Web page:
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GROTON — He needs lots of sleep. He requires food for motivation and can quickly become an olfactory nightmare.

He doesn’t walk so much as waddle. Without notice, he shakes his head from side to side, sending strings of spittle somersaulting through the air.

His eyes? Bloodshot.

“We like to say he’s beautiful in his own way,” says Heather Hill, who, with husband Gary Green, owns the 4-year-old English bulldog.

Tank points his head toward the ground and expectorates loudly.

Not everyone on TV is glamorous.

Tank makes his television debut this week on the fourth-season opener of the popular PBS kids’ show, Fetch! With Ruff Ruffman. He is the only live-action dog in the series, and plays, well, a dog named Tank. Tank, who can high-five on command, plays a production assistant to the show’s animated canine star, Ruff Ruffman.

The show, which airs daily on Boston PBS affiliate WGBH-TV at 5:30 p.m., mixes animation with live action. Its kid stars chase science challenges in a reality game-show format. The show, aimed at 6- to 10-year-olds, is watched by 2.9 million viewers each week, according to WGBH-TV.

On the show, Tank replaced Hill’s other dog, a basset hound named Riot. On the show’s first two seasons, Riot played Murray, Ruff Ruffman’s assistant. But in November 2007, Riot died.

Hill, a 37-year-old freelance writer, also tends to her 9-month-old daughter, Samantha, and a second dog, a basset named Jeremy. She also does work with New England Basset Hound Rescue.

WGBH-TV producers initially contacted Hill before the show began shooting, looking for a basset. She didn’t have to look far. Riot was cast as Murray.

When another of Hill’s dogs, Brutus, died, Hill found Tank, nearly 2 years old, online. He was rescued from Connecticut and fostered by a family in Vermont.

“We’re just not a one-dog household,” Hill says. “My husband saw his sad tale and that was it. He had a few health issues that hadn’t been addressed properly. But with a face like that, we had to have him.”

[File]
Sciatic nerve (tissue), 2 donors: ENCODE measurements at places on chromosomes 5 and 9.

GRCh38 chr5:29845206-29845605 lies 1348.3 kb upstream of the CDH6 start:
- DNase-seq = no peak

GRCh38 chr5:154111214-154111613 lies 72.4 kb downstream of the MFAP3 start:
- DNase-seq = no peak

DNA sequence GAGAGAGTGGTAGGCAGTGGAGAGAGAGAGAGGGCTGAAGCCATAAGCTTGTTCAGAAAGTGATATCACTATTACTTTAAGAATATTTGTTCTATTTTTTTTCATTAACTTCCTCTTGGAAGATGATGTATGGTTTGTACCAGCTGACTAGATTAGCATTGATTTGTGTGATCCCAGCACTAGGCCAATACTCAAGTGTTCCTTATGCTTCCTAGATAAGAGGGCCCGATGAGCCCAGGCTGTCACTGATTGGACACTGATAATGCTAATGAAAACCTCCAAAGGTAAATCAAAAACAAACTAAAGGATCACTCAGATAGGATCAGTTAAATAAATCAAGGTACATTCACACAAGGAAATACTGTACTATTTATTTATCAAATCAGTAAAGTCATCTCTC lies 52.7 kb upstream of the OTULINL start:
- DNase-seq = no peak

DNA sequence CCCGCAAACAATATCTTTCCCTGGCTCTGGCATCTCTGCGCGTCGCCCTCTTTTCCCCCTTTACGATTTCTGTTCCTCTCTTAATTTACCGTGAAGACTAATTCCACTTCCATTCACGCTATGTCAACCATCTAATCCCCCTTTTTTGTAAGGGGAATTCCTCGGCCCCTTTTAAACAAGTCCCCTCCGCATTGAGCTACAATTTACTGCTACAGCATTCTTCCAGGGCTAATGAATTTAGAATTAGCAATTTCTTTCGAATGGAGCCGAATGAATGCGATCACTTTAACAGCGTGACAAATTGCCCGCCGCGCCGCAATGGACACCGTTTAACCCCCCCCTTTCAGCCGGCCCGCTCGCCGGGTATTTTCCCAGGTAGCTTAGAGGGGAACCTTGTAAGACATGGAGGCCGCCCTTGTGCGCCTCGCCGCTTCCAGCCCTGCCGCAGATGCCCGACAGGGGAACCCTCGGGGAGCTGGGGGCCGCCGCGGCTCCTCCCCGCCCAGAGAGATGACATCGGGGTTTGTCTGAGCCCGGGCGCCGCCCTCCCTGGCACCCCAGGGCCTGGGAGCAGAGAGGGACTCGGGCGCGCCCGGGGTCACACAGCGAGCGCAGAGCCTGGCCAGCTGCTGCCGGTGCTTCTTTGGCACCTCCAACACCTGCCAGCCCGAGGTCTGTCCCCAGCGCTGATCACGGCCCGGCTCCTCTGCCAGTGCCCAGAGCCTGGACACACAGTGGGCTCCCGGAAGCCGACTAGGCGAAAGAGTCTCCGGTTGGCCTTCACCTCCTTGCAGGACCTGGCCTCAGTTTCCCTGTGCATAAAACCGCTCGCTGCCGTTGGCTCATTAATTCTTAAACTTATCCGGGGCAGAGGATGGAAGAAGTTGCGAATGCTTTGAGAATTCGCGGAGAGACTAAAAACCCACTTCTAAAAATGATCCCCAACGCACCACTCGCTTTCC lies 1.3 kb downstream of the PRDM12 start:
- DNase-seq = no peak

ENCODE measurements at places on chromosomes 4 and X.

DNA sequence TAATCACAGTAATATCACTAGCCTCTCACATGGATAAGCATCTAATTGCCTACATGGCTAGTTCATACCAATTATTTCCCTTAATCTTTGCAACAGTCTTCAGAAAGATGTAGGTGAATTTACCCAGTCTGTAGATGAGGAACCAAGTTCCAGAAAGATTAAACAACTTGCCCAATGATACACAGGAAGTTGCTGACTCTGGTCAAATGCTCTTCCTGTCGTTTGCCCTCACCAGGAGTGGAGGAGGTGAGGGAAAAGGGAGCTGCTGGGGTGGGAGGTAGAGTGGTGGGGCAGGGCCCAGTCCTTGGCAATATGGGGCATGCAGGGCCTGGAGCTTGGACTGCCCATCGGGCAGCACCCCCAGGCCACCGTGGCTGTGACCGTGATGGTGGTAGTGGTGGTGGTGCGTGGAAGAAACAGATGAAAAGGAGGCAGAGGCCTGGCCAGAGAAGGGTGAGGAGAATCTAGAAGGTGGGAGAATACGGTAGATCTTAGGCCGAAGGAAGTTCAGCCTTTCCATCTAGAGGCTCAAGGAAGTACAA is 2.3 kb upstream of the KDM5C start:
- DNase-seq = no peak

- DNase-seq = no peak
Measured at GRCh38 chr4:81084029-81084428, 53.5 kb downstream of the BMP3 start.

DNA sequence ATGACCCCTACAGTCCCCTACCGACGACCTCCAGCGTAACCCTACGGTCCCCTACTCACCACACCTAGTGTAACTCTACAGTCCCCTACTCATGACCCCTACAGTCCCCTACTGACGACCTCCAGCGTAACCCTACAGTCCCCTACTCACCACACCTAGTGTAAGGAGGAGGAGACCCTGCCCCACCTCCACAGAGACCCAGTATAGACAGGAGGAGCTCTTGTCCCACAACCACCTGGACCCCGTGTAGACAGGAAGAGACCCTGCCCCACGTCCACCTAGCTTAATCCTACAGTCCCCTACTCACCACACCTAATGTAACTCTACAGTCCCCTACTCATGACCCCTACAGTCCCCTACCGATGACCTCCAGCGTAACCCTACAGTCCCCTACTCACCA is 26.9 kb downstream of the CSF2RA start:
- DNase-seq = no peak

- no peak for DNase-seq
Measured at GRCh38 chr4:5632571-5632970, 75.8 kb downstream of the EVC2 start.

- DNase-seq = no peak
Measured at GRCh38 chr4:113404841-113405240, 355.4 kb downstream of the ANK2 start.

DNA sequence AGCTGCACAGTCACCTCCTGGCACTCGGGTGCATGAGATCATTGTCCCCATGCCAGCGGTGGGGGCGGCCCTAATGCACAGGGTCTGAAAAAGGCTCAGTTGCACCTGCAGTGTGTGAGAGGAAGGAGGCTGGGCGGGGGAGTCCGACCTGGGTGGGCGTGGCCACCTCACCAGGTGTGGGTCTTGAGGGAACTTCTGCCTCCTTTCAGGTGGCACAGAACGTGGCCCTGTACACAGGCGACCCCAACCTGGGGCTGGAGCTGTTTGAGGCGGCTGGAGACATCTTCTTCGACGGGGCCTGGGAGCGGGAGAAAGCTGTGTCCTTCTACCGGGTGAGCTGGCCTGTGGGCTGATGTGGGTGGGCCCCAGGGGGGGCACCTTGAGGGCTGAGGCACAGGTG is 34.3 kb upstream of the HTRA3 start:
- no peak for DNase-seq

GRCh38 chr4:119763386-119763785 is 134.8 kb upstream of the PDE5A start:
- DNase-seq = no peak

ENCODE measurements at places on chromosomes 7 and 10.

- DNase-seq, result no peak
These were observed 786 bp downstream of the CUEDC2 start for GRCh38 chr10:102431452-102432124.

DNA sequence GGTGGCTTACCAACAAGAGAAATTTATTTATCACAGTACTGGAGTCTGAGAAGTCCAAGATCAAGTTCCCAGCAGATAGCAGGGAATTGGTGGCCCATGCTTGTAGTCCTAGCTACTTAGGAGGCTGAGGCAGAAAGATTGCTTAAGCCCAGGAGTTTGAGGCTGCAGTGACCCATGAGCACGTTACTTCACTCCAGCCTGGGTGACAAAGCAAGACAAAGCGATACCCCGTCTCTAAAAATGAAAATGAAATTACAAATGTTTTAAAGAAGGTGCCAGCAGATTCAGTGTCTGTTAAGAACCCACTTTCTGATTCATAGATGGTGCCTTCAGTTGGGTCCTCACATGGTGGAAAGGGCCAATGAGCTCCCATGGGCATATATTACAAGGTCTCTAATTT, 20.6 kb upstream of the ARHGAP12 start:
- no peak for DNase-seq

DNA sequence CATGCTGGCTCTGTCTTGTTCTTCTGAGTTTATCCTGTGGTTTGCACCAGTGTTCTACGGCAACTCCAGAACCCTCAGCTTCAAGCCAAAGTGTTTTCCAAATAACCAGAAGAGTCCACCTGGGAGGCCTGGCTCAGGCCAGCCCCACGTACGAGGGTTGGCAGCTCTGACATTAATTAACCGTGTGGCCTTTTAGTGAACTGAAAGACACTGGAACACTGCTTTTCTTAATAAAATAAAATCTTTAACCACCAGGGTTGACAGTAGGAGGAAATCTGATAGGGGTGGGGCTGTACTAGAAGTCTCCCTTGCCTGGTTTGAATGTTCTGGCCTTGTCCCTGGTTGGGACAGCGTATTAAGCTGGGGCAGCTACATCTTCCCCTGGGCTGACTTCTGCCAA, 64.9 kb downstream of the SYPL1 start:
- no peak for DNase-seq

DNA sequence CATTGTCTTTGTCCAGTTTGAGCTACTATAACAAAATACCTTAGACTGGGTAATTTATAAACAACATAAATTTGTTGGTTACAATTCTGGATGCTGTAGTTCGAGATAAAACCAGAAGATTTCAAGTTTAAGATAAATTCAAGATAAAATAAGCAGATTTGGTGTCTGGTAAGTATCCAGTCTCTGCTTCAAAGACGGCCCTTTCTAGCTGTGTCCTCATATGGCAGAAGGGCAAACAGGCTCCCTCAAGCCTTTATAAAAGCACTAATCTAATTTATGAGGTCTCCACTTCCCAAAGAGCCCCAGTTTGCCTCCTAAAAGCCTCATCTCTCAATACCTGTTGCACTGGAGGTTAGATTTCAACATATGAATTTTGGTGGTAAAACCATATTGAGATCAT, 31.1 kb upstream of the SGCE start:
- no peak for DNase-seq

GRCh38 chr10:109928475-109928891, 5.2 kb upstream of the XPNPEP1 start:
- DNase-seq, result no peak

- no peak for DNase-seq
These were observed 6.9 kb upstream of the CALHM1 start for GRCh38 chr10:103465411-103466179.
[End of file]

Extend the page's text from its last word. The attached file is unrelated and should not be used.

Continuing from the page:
He arrived in January 2007. Riot died nine months later.

During a shoot for Riot at Hill’s home (then in Westford), the Fetch! crew got to know Tank.

He is an endearing fireplug at 65 pounds.

The producers “fell in love,” says Hill. “How could you not?”

He was cast in season four without so much as an audition.

In the season opener, Tank dons a production headset and flips his tongue up and down animatedly. He has also been filmed pulling a wagon and rooting around in a mailbox, says Hill. Tank pops up in the season opener three times.

The late Riot — whose resume also included a Comcast commercial — gets a farewell in a story line that sees him quit the show.

“There’s one where he wears a Patriots’ jersey,” she says. “He’s had a few wardrobe changes. But he usually wears a muscle shirt with the show’s logo. Which is a tight squeeze. It takes two of us to get him into it.”

Hill figures the crew has filmed enough Tank so far for six episodes.

Unaware of his stardom, Tank coughs up a ball of phlegm.

His acting is motivated by foods more than cerebral methods.

“It takes a lot of cookies, hot dogs, Snausages and cheese to get him to do things,” Hill says. “I think he likes the attention.”

He earns a stipend for each appearance. His first paycheck earned Tank a new bed.

He sleeps “a lot,” says Hill. Not only is every waking breath audible, but at night, Tank “just about blows the roof off with his snoring.”

Relegated to a room downstairs and on the other side of the house from Hill and Green, “even then we can still feel the reverberations.”